Gerald Hanks Filmography

Tuesday, February 3, 2015

TV, or Not TV? Screenwriting For TV Vs. Feature Films

With the rising costs of producing a feature film, studios are relying more on sequels, prequels, remakes and adaptations from other media. This trend has led to a reduction in the number of opportunities for selling a spec feature screenplay, especially for a newcomer.

However, the advent of streaming services such as Amazon Prime, Hulu and Netflix, plus the growth of both basic and premium cable channels, has created new growth opportunities for writers seeking to develop TV series.

If you're looking to translate your concepts from a feature film format to a TV series, here are some things to keep in mind.

More Control
A friend of mine who has written both novels and screenplays once told me, “Selling a novel is like seeing your child graduate from college. Selling a screenplay is like selling your child into slavery.” As a feature film writer, you're often subject to notes from producers, directors and even actors who can take your story into unexpected or unwelcome directions.

The lead writer in a TV series is known as a “showrunner,” which means that you run the show. Although you will still need to contend with notes from producers and networks, you largely control the show's creative direction.

Longer Story Arcs
Feature films typically have run times of two hours or less. The short run time limits the number of plot points, story twists and character-building opportunities you can put into your story.

A TV series gives you more room to develop longer story arcs and to create deeper character development. Audiences can either come back week after week to see how your characters grow, or “binge-watch” to see them develop over several episodes at once.

Planning Your Story
Despite the romantic notion of writers as “writing what they know” and “following their inspirations,” writing in any story form requires a plan. In feature film writing, the structures for outlines range from Syd Field's “three-act structure” to Blake Snyder's “15 Beats” to John Truby's “22 Steps”.

If planning a feature film script is important, creating a plan for a TV series is critical. As the showrunner, you must know the vital story elements for each episode. In most TV series, the showrunner depends on a staff of writers to create the individual episode scripts, so those writers rely on the showrunner's clarity of vision (in the form of the “story bible”) to script those episodes.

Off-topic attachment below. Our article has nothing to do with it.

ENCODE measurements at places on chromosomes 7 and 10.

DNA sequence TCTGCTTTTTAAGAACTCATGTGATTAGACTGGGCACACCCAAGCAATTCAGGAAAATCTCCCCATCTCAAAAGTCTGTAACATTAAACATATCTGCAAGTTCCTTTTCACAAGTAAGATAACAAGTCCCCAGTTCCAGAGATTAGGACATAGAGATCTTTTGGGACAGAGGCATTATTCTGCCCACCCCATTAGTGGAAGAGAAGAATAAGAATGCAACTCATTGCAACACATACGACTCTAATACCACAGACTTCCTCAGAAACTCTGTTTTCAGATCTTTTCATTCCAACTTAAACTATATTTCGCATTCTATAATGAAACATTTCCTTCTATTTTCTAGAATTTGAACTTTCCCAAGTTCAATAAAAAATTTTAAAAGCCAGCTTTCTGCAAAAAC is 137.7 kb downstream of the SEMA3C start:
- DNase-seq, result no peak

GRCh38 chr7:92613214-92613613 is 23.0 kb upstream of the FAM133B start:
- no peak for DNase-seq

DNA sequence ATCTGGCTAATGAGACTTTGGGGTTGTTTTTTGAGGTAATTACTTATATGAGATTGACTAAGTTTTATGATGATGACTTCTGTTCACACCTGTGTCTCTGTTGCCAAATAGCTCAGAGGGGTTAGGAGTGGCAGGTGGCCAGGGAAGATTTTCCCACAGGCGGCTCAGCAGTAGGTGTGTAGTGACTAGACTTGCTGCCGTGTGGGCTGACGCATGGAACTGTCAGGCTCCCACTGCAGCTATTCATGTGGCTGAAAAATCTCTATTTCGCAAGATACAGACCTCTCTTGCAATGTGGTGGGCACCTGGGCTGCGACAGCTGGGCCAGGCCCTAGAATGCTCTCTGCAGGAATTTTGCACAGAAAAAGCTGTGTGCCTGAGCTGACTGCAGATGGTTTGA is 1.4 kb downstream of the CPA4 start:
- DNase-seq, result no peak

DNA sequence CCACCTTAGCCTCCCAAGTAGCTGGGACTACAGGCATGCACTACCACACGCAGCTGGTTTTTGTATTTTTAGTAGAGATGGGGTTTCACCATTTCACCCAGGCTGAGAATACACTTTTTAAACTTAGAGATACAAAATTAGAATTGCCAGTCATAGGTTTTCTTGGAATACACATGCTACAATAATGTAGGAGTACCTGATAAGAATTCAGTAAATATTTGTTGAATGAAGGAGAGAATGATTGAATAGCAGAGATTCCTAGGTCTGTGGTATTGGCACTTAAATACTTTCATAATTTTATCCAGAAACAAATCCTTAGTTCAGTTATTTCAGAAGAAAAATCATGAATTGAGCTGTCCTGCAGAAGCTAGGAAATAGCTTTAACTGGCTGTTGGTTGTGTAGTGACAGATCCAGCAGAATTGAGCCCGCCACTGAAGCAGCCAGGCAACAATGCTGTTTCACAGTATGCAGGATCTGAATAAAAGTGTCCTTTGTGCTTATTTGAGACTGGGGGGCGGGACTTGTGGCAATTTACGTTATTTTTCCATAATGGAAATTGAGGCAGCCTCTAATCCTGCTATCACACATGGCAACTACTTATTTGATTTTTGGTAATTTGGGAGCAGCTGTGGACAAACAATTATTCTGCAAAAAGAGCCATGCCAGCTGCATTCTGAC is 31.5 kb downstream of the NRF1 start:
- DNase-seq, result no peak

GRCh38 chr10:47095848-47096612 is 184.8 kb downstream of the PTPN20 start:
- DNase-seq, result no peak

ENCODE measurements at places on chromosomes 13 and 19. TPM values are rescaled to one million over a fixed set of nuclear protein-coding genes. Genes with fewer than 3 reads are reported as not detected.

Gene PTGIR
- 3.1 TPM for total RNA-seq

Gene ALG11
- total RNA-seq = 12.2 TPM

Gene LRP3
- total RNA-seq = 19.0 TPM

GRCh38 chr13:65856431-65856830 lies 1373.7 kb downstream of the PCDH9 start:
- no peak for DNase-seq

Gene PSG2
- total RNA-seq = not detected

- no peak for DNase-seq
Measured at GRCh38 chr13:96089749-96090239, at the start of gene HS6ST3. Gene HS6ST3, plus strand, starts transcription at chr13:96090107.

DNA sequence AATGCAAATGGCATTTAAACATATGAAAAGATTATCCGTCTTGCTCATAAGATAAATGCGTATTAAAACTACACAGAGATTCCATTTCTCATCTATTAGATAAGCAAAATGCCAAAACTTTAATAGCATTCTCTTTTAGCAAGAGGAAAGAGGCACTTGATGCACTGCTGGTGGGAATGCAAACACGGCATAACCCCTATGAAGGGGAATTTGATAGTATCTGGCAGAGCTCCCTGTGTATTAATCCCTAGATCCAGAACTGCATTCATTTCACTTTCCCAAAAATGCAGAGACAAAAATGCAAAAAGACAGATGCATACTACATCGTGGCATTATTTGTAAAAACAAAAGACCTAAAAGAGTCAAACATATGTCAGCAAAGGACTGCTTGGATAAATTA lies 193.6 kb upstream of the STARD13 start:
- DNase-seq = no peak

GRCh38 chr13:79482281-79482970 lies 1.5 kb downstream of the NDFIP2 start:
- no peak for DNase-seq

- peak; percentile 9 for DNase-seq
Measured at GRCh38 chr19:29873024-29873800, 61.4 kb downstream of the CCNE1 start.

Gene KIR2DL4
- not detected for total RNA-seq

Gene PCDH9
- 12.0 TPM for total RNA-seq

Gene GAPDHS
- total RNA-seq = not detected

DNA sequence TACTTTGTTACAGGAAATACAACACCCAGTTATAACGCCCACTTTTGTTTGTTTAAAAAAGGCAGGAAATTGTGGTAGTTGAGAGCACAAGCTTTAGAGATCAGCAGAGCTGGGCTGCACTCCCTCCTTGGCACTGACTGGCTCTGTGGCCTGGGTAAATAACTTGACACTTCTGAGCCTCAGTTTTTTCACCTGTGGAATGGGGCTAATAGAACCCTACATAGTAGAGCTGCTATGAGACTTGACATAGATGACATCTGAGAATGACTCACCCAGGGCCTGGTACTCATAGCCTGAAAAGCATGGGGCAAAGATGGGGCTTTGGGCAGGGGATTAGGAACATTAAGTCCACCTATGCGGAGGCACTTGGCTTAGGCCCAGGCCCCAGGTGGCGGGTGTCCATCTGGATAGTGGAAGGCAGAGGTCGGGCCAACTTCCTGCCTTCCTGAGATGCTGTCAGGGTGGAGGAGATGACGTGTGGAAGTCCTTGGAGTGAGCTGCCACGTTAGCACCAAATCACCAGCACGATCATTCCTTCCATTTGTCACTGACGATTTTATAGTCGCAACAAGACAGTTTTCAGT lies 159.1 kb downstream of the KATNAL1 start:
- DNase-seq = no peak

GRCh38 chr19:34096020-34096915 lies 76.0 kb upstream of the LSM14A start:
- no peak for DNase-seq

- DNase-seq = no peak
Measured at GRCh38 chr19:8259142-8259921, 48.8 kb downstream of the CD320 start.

Room for Ensembles
Many beginning screenwriters envision creating “ensemble pieces” that tell epic stories. The concise nature of feature films rarely allow for stories that feature multiple characters, story arcs, and conflicts.

The longer seasons of a TV series allows you the chance to create story arcs for numerous characters. The development of more characters in your series gives you more opportunities to connect with your audience. For instance, the long-form storytelling in the HBO series “Game of Thrones” allows audiences to follow the storylines of Daenerys Targaryen, Jon Snow, Arya Stark, or Tyrion Lannister.

Time Frame
One advantage that feature films offer is that they can be of nearly any length. Although most feature films run from 90 to 120 minutes, they can be slightly shorter or longer, as the story and the direction allow.

Episodic television, even through streaming services, places strict limits on the length of each script. A single-camera, half-hour comedy script must come in at 22 pages – not 20, not 25, and certainly not 30. You must keep this in mind as you script out each episode.

Feature Screenplay vs. Pilot Script
In a feature-length screenplay, you must introduce your characters, create your world, send your characters on their respective journeys, and bring them to their final destinations, all in 120 pages or less.

For your TV series, you start with a “pilot” script that establishes the characters, shows their relationships, and starts their story arcs, without the need for a definitive conclusion. Just as the old-time movie serials used “cliffhanger” endings to bring in an audience the next week, you can also use suspense at the end of the pilot script to attract a reader's interest in seeing more from your characters.

If you need help in developing your TV series concept, then you need Story Into Screenplay. We can teach you how to develop your characters, create your story bible and write a pilot script. Your script is your key to attracting agents who want to sell your idea, producers who want to buy it, and actors who want to be in it.

Contact us today at storyintoscreenplayblog[at]gmail[dot]com, or check us out on Facebook, Twitter and YouTube.